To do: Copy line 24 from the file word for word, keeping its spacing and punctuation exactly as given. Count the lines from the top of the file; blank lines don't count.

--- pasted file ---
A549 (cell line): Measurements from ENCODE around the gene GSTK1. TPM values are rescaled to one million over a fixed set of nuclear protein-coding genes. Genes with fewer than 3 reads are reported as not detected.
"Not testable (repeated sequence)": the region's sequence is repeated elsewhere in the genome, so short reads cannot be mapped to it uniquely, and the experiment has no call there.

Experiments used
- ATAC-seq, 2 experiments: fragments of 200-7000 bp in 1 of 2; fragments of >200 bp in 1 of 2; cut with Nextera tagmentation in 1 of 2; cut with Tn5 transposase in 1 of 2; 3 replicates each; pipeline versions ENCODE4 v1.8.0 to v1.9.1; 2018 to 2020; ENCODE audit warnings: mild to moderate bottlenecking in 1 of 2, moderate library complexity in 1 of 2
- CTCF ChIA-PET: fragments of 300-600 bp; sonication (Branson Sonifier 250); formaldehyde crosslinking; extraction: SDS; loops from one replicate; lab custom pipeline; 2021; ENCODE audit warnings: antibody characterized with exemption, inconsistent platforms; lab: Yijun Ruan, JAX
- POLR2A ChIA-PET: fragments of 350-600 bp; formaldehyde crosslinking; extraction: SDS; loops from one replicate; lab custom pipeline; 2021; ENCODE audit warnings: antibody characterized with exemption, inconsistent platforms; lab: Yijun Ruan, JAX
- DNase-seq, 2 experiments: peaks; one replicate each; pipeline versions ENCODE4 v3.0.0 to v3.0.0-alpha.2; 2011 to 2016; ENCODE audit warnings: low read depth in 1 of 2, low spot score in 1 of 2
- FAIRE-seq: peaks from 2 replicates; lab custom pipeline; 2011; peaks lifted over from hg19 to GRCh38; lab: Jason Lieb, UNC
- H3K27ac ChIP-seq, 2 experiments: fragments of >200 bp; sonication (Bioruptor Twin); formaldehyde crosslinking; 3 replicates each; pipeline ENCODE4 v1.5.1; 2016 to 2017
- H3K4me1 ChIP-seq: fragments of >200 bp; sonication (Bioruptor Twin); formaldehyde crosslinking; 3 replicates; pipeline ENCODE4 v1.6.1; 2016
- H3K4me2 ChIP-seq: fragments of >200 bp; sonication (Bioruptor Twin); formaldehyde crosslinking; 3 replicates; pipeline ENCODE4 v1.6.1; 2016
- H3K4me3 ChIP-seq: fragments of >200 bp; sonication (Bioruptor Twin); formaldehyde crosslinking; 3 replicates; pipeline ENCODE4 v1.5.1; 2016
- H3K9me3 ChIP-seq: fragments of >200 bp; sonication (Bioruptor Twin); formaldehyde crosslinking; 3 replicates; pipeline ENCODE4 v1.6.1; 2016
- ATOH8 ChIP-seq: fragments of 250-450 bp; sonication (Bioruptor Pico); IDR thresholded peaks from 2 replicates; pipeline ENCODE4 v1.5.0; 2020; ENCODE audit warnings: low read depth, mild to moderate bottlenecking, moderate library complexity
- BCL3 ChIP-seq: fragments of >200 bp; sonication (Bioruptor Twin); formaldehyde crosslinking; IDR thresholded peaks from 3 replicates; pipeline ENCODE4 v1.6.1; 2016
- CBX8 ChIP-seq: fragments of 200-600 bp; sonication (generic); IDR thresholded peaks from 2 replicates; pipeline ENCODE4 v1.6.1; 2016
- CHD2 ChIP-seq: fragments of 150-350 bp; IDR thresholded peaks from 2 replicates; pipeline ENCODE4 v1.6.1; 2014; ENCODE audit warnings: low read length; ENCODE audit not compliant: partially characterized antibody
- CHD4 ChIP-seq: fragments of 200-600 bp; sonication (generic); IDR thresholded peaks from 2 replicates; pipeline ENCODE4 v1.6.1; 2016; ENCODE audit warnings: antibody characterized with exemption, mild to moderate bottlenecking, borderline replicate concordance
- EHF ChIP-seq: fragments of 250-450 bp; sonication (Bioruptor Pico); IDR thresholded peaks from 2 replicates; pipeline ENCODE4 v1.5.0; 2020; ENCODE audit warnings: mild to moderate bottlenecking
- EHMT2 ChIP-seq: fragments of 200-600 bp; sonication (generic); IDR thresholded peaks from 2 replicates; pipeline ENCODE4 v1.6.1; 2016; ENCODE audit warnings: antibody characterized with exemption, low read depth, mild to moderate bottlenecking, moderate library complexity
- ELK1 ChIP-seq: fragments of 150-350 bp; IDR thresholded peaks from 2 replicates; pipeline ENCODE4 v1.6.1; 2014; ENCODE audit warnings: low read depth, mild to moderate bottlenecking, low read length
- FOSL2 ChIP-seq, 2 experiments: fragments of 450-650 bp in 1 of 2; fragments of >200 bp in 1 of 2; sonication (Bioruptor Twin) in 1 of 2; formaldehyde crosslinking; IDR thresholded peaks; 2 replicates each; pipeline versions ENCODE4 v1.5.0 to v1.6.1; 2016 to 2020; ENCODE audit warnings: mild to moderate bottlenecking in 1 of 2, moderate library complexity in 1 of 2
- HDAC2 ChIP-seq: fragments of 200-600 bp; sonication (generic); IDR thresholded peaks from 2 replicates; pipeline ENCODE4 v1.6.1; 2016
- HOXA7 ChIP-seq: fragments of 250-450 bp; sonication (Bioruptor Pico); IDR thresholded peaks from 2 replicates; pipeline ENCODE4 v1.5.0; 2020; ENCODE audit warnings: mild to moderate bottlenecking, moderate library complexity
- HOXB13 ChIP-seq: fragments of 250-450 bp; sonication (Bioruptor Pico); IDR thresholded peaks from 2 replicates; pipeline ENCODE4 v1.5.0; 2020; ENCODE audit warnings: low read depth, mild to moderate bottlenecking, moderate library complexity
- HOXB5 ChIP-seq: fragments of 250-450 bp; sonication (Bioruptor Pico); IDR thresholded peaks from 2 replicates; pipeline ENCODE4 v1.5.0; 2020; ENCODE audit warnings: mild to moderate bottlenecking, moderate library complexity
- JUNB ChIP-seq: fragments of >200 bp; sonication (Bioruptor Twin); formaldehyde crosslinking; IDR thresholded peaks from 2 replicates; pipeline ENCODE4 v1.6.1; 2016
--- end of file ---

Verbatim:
- HOXA7 ChIP-seq: fragments of 250-450 bp; sonication (Bioruptor Pico); IDR thresholded peaks from 2 replicates; pipeline ENCODE4 v1.5.0; 2020; ENCODE audit warnings: mild to moderate bottlenecking, moderate library complexity